Good Sunday Morning!
It has been a rough patch for the world, as bombs drop in Ukraine, Japan’s former PM is assassinated, people are slaughtered in Tigray, while closer to home, far too many news articles start with recent gun violence. I have been struck by how many describe incidents perpetrated by a “22-year old white man (men).” Whether in Highland Park, Illinois or the Copenhagen mall or here in Saanich, young men with guns seem to be turning dark thoughts of violence into deadly terror.
The death of the two young men, brothers – not twin brothers, but two siblings with a third triplet – occurred in Saanich-Gulf Islands – in a quiet neighbourhood I know well from knocking on doors. The shock of it requires some reflection.
It is not a time for snap judgements. We know too little, but it does seem that two otherwise well-cared for, healthy and untroubled young men from Duncan (further north on Vancouver Island) were drawn to nihilism. They appear to have been twisted by disinformation about our “loss of freedoms” into wanting to lose their lives while killing others. The CBC reported that their social media posts included “plenty of pro-gun, anti-Trudeau posts with hashtags like #tryandtaketheguns, #
Over-heated political rhetoric suggesting Canada is turning into Nazi Germany is not restricted to the Instagram account of the now deceased Auchterlonie brothers. I hear it in the Conservative leadership race. I hear it in Parliament.
Those who seek to gain political advantage through such rhetoric need to be called to account. That includes Conservative leadership candidates Pierre Poilievre and Leslyn Lewis. I would never suggest opposition parties should not be strong and clear in why they oppose Liberal policies but fomenting such intense personal hatred of the prime minister, claiming we no longer live in a democracy, that we are no longer free, is dangerous for the country. That kind of rhetoric can have fatal consequences.
As much as gun violence gets headlines, we must never turn away from the increasing toll of drug poisonings in the Opioid crisis. This week, the NDP provincial government boasted of its $150 million out of court settlement with the Big Pharma source of OxyContin, Purdue Pharma Canada.
Of course, this is a slap on the wrist as court settlements go. But when the case was first filed in 2018, Purdue denied any liability. The settlement still needs to be approved by the court, and then it will be divided up among all provinces and territories and the federal government.
Meanwhile, six British Columbians die every day in the drug poisoning crisis. Advocates for immediate action to save lives were not impressed with the settlement.
From The Tyee:
“Right now, people are not dying from prescription drugs… they’re dying from the street supply, which is illegal and unregulated,” said Garth Mullins, a board member for the British Columbia Association of People on Methadone. He explained that the reason people are dying now is due to government policy more than Big Pharma. He sees such suits as deflecting attention from government failures.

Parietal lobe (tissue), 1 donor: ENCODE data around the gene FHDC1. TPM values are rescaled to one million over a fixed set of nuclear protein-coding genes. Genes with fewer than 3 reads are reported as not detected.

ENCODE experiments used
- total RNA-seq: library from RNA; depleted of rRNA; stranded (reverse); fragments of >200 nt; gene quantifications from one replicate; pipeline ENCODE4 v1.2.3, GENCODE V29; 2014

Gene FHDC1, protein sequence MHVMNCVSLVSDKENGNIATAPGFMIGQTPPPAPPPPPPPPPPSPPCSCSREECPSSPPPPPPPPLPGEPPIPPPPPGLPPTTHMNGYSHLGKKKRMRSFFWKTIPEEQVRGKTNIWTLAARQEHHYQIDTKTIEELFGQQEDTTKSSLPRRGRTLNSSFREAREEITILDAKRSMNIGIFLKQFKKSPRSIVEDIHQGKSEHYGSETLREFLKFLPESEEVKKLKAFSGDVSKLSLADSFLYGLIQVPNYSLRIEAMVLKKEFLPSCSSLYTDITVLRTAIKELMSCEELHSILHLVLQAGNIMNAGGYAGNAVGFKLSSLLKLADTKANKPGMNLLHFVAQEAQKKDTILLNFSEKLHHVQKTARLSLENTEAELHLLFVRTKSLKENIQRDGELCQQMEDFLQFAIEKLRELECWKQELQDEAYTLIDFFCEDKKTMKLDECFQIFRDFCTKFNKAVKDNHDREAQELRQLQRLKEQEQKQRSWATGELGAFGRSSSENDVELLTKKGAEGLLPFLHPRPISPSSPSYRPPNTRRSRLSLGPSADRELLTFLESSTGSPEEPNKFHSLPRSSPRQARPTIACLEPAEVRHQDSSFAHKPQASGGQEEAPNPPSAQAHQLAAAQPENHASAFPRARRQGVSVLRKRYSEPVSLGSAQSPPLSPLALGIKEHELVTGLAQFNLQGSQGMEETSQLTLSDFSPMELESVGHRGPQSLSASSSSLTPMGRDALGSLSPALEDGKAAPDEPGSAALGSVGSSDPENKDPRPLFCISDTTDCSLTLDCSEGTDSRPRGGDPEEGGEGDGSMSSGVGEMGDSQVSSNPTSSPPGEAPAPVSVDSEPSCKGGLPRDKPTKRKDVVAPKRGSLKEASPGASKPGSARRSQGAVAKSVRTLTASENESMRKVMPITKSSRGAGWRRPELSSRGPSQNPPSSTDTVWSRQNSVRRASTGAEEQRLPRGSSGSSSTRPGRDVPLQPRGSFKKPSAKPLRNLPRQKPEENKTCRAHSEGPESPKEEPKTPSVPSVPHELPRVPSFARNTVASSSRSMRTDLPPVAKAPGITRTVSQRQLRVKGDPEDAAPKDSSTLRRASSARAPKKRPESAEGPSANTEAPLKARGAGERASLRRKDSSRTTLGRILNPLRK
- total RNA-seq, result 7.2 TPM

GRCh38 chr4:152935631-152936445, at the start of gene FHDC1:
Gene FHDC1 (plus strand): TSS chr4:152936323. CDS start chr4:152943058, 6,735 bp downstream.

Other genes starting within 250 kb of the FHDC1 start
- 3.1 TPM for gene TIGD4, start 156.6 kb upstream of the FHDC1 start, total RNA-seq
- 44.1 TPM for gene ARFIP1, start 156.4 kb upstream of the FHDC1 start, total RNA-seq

One of my constituents – and now a dear friend – Leslie McBain lost her son to the opioid crisis. She is one of the co-founders of an extremely effective advocacy group – Moms Stop the Harm. Here is the donate page from their website. They do such good work:
Another constituent and dear friend wrote a brilliant piece in the Globe and Mail this week, defending the right of women to legal and safe abortions. The Hon. Pat Carney recounted the amazing tale of her single vote in 1991 that stemmed the tide of “yes” votes and defeated a restrictive abortion law. She tells of how she left Vancouver and planned medical treatment to rush back to Ottawa to vote.
Here is an excerpt—sadly it is behind a Globe and Mail paywall:
The tension in my office before the Senate vote was palpable. Calls flooded in, including one from Ms. Campbell (the Hon. Kim Campbell), who, as justice minister, was tasked with steering the bill through Parliament. She urged me to support the bill. I was stunned. “Heavy, heavy pressure,” I wrote in my diary.
The bells rang for the vote. Senators streamed into the Red Chamber. The suspense was stomach-churning.
When Senate Speaker Guy Charbonneau called for the vote on Bill C-43, most of the opposition Liberal senators stood and voted “nay.” Although Mr. Mulroney had called for a free vote in the House and in the Senate (except for his cabinet ministers), Conservative senators were not expected to vote down their own government’s bill. We had the option to simply abstain.
But when the Speaker turned to senators on the government side and asked me how I voted, I pushed myself up on my feet and said: “nay.” Heads turned.
Thank you, Pat!!!
This week is busy. I am grateful I will be able to stay in Saanich-Gulf Islands for constituency work. As this note reveals, my constituents are amazing – well-informed and effective in their advocacy. It is such an honour to be their (your!) Member of Parliament.
One big “to do” on my list this week is to submit the Green Party contribution to the national consultation on Adaptation. It is due Friday. Here is the link if you want to send them your thoughts.
My major take away is that the government is focused on goals for 2030 and 2050 for how we respond to the climate emergency. I will try to get them to develop emergency plans to save lives this summer… this fall… today and tomorrow.
Have a great Sunday! Stay safe and well!
Elizabeth May is the Member of Parliament for Saanich-Gulf Islands, B.C., and the Green Party of Canada Parliamentary Leader.
Saanich-Gulf Islands Greens